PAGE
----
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Ain't No Trust"How Bosses, Boyfriends, and Bureaucrats Fail Low-Income Mothers and Why It Matters"$
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Judith Levine

Print publication date: 2013

Print ISBN-13: 9780520274716

Published to California Scholarship Online: September 2016

DOI: 10.1525/california/9780520274716.001.0001

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PRINTED FROM CALIFORNIA SCHOLARSHIP ONLINE (www.california.universitypressscholarship.com). (c) Copyright University of California Press, 2021. All Rights Reserved. An individual user may print out a PDF of a single chapter of a monograph in CALSO for personal use.date: 22 September 2021

“I Trust My Mother and No One Else”

“I Trust My Mother and No One Else”

Trust and Distrust in Social Networks

Chapter:
(p.179) Six “I Trust My Mother and No One Else”
Source:
Ain't No Trust
Author(s):

Judith A. Levine

Publisher:
University of California Press
DOI:10.1525/california/9780520274716.003.0007

This chapter addresses women's relationships with members of their kinship and friendship networks. This was the arena in which women trusted people the most. Many women considered family members and friends priceless allies. Still distrust was present. Some friends and family members used drugs and alcohol to excess, others promised to take care of children but went out to party instead, while others constantly asked for money or food or, worse yet, took it without asking. Women who felt they could not trust network members went to great lengths to keep such people out of their lives and away from their children. Untrustworthy network members not only represented a lost source of potential support but could drain households of resources, time, and peacefulness. The chapter also explores whether the kinds of resources that kinship and friendship networks provide women have changed since welfare reform.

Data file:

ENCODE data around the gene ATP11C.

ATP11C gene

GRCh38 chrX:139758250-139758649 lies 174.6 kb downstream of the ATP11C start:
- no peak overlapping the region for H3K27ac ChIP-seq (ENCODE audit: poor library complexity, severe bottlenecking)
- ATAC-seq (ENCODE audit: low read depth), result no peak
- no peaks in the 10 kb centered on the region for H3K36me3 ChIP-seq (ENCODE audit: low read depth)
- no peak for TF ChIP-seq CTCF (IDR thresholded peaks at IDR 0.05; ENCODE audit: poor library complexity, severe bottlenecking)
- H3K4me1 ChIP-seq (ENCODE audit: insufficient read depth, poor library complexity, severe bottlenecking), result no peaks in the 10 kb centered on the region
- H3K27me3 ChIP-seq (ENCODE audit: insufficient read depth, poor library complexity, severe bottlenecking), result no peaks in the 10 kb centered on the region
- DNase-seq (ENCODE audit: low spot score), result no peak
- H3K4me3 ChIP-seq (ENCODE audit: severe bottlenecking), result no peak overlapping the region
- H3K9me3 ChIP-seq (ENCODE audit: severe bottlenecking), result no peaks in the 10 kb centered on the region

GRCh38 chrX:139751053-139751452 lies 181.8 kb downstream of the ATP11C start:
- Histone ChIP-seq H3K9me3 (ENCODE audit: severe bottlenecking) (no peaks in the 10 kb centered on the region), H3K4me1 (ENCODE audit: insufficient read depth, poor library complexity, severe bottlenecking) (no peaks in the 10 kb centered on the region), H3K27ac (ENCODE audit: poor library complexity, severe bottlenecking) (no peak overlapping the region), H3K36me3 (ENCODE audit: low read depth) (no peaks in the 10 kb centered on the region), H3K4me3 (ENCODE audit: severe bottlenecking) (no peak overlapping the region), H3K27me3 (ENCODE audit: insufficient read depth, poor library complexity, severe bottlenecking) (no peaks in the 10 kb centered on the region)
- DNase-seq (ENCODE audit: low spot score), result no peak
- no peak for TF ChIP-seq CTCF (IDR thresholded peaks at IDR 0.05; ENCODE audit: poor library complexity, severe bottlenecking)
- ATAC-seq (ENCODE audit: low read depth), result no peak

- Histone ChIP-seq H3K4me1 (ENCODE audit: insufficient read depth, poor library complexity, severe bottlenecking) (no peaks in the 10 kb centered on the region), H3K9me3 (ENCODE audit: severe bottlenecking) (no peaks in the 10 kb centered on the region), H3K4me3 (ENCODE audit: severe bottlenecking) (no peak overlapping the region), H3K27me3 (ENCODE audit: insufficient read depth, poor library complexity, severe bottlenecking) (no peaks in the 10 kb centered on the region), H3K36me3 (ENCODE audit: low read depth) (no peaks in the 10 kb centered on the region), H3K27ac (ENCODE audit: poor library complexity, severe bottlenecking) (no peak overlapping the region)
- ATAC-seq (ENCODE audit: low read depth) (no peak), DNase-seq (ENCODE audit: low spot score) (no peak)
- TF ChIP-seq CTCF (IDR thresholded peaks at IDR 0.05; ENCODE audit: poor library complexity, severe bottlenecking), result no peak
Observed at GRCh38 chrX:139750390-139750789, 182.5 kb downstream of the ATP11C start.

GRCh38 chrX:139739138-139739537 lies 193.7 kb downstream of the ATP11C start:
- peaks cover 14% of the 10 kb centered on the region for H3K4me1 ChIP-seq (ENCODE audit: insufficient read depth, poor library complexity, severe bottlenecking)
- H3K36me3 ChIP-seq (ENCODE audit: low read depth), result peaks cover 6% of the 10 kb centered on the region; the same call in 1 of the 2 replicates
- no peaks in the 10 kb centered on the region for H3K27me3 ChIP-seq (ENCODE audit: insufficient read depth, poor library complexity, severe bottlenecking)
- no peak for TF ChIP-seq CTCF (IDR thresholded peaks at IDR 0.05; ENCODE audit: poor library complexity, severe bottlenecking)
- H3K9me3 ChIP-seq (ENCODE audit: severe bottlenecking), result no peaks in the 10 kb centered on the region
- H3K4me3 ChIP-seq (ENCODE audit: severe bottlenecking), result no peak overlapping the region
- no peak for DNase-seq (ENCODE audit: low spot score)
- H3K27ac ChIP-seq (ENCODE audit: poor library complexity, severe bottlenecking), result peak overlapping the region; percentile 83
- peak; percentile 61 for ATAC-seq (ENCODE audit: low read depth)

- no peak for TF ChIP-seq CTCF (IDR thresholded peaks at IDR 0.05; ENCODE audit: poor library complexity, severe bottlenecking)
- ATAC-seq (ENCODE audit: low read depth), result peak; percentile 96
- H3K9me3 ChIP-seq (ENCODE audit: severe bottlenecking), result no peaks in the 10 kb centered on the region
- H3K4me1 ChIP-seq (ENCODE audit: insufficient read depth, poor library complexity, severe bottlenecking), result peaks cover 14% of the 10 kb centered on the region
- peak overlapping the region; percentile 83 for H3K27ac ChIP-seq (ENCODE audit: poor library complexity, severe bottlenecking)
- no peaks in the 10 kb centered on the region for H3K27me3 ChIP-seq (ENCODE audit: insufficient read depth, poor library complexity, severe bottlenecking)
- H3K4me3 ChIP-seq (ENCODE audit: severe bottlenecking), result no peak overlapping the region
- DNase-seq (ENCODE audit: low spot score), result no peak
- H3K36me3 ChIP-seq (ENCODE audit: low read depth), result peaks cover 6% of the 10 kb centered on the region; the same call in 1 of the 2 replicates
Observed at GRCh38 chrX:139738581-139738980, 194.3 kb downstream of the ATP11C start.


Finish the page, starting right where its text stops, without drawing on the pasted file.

Keywords:   kinships, friendship networks, family members, relationships, household resources, support networks

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